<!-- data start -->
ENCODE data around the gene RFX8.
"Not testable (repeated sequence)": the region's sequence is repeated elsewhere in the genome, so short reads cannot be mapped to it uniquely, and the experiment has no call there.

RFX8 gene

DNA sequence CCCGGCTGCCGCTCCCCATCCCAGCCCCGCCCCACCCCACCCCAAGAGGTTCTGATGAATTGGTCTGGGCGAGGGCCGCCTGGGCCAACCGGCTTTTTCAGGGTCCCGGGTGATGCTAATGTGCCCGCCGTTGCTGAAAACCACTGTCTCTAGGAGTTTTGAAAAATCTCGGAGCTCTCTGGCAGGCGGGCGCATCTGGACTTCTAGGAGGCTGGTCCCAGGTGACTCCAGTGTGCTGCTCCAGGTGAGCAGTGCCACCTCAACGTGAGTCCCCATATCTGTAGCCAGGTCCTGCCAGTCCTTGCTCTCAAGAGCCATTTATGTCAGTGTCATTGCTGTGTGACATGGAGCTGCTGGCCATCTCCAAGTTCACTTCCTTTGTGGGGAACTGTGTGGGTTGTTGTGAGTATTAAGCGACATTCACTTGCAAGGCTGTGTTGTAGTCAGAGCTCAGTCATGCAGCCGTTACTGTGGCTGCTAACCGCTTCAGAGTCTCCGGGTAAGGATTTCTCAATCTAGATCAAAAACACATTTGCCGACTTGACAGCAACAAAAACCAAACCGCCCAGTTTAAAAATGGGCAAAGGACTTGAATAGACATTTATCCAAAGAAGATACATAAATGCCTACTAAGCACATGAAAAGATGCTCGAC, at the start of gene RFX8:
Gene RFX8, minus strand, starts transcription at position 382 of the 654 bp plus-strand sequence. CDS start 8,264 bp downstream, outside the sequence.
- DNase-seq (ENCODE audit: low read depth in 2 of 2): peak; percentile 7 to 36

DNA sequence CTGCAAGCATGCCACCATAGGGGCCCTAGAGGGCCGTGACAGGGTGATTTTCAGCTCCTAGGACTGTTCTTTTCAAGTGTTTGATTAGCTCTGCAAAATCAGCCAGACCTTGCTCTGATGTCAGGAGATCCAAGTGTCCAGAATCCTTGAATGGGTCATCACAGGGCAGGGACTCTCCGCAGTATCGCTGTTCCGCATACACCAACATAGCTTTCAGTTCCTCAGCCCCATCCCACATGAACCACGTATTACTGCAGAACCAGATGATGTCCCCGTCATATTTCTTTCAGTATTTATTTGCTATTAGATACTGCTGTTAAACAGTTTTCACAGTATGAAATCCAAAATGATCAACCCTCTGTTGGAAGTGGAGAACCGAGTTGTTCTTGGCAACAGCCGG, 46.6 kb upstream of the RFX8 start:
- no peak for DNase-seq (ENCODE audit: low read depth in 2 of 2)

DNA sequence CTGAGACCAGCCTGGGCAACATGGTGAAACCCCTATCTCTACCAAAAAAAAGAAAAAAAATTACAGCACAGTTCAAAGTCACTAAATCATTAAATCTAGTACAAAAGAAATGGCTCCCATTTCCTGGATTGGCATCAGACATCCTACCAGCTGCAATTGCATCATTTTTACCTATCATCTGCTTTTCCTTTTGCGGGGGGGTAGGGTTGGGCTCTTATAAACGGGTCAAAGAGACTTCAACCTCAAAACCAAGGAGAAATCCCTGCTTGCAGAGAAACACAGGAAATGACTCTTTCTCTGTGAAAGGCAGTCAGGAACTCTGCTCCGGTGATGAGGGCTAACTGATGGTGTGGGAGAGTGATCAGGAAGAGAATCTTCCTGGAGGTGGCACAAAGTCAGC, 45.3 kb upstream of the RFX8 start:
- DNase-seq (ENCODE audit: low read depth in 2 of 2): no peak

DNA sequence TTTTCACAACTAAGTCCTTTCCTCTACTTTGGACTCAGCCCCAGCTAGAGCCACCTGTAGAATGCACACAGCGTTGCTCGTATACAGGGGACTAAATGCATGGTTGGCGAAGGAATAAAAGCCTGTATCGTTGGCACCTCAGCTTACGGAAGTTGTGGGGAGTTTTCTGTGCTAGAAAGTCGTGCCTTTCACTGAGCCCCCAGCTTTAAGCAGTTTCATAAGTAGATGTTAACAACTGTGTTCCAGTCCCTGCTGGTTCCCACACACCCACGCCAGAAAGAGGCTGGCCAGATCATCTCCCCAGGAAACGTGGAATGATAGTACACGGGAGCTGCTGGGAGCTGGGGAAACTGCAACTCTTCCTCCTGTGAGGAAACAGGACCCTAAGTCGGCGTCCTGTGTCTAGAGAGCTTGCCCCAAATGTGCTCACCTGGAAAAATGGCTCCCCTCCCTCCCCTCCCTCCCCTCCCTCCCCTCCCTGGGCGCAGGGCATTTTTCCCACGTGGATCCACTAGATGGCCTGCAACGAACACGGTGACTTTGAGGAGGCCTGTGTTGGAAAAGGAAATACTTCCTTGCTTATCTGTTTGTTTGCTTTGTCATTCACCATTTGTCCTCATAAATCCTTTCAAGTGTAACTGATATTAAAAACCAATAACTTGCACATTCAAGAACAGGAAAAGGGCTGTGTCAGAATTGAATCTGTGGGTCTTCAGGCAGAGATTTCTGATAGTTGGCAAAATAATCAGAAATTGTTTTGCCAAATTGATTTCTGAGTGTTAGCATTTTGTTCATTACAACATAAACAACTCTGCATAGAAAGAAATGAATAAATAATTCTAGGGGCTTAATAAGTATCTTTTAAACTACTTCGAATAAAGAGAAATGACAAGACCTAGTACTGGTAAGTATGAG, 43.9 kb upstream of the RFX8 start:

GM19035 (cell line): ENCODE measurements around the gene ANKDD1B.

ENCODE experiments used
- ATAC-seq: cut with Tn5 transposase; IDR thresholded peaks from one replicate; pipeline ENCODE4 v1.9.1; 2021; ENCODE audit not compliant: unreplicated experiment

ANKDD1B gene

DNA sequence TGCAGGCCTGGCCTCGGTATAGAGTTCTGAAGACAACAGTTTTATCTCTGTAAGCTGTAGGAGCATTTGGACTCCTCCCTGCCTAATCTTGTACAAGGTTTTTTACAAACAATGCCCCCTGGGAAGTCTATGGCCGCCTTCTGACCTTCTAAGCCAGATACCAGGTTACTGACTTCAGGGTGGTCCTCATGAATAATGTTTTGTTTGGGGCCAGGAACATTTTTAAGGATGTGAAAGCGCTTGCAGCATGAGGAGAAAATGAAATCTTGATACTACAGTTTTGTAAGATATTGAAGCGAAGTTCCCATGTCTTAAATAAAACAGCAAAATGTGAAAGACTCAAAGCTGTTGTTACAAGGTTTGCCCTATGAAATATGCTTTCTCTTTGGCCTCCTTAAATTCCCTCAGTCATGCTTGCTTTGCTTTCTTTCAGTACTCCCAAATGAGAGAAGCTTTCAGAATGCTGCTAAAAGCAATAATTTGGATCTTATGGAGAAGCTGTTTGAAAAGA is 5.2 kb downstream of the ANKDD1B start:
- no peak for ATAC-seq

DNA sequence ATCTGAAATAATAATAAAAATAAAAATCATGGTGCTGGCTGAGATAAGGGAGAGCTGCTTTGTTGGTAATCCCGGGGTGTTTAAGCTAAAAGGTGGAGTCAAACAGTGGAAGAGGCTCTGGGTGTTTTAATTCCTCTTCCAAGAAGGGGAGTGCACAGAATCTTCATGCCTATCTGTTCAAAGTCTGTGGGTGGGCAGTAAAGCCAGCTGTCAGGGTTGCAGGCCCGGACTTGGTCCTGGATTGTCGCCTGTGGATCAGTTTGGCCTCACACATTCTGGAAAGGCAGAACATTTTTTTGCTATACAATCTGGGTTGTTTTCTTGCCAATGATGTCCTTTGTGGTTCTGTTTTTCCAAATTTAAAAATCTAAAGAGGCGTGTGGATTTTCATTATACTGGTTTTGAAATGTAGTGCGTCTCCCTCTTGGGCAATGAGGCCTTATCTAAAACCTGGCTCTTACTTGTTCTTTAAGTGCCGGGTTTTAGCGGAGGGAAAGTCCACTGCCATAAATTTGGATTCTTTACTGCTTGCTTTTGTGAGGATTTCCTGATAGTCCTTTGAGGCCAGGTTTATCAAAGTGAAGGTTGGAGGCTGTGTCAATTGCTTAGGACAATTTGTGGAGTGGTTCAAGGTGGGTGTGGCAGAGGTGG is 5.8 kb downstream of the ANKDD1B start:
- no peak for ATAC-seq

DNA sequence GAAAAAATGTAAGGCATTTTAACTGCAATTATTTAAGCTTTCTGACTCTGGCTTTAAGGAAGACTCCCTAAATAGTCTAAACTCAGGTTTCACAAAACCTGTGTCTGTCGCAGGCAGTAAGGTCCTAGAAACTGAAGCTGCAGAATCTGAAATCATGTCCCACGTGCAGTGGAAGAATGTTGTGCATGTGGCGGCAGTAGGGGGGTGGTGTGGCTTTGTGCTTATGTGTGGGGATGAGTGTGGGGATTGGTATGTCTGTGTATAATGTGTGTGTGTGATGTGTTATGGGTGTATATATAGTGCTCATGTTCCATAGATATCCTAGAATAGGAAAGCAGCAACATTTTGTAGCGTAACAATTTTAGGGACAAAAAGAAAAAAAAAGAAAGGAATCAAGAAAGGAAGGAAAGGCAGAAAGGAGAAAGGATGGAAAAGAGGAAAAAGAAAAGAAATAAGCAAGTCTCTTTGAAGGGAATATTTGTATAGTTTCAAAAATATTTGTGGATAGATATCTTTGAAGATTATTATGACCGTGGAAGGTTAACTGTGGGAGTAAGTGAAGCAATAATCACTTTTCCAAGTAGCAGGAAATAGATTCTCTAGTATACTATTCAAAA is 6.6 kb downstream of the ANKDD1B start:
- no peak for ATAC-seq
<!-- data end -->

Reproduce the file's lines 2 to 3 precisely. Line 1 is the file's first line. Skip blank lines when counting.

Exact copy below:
"Not testable (repeated sequence)": the region's sequence is repeated elsewhere in the genome, so short reads cannot be mapped to it uniquely, and the experiment has no call there.

RFX8 gene